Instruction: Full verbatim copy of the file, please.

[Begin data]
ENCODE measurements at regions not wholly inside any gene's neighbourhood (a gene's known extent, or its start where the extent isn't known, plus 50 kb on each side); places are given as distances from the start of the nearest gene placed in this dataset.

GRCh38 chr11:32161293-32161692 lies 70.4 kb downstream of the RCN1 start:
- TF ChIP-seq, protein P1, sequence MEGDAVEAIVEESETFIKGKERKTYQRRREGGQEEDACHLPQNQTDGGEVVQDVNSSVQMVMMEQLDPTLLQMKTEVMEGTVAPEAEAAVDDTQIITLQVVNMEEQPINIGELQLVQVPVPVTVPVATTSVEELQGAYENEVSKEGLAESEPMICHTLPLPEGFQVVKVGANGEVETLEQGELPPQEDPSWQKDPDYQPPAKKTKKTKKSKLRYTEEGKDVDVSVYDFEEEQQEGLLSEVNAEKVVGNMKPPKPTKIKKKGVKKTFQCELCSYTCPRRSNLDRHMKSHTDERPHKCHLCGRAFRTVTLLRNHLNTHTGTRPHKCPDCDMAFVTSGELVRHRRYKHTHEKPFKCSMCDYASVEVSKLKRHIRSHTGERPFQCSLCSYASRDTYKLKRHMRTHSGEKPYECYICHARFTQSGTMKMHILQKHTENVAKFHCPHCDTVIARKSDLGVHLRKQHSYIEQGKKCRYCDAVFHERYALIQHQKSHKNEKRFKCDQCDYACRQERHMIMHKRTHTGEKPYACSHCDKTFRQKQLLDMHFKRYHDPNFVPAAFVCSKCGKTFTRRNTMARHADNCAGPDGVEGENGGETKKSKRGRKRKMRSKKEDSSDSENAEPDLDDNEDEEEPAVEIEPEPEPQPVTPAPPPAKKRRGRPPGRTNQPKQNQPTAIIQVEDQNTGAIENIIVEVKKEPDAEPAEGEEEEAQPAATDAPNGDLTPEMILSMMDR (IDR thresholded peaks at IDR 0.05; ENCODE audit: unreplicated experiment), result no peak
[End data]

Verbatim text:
ENCODE measurements at regions not wholly inside any gene's neighbourhood (a gene's known extent, or its start where the extent isn't known, plus 50 kb on each side); places are given as distances from the start of the nearest gene placed in this dataset.

GRCh38 chr11:32161293-32161692 lies 70.4 kb downstream of the RCN1 start:
- TF ChIP-seq, protein P1, sequence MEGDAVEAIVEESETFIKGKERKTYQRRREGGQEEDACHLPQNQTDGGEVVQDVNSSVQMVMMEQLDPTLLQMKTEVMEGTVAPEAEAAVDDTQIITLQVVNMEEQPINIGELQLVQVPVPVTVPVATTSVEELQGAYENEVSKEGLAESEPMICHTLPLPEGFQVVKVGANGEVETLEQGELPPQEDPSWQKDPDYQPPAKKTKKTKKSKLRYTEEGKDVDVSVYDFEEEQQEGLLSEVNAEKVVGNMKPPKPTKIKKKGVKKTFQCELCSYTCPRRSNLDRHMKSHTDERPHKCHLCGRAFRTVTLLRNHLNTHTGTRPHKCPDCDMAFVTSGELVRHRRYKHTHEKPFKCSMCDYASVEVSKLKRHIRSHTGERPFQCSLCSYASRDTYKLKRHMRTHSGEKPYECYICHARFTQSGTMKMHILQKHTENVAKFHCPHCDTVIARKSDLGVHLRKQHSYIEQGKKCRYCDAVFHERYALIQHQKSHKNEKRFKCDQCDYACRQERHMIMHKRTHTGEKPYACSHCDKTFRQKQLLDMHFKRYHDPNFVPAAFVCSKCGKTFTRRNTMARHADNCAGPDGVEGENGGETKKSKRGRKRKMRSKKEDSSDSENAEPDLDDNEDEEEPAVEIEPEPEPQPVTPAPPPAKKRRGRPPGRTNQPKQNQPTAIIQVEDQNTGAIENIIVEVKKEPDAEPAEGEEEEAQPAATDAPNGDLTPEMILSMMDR (IDR thresholded peaks at IDR 0.05; ENCODE audit: unreplicated experiment), result no peak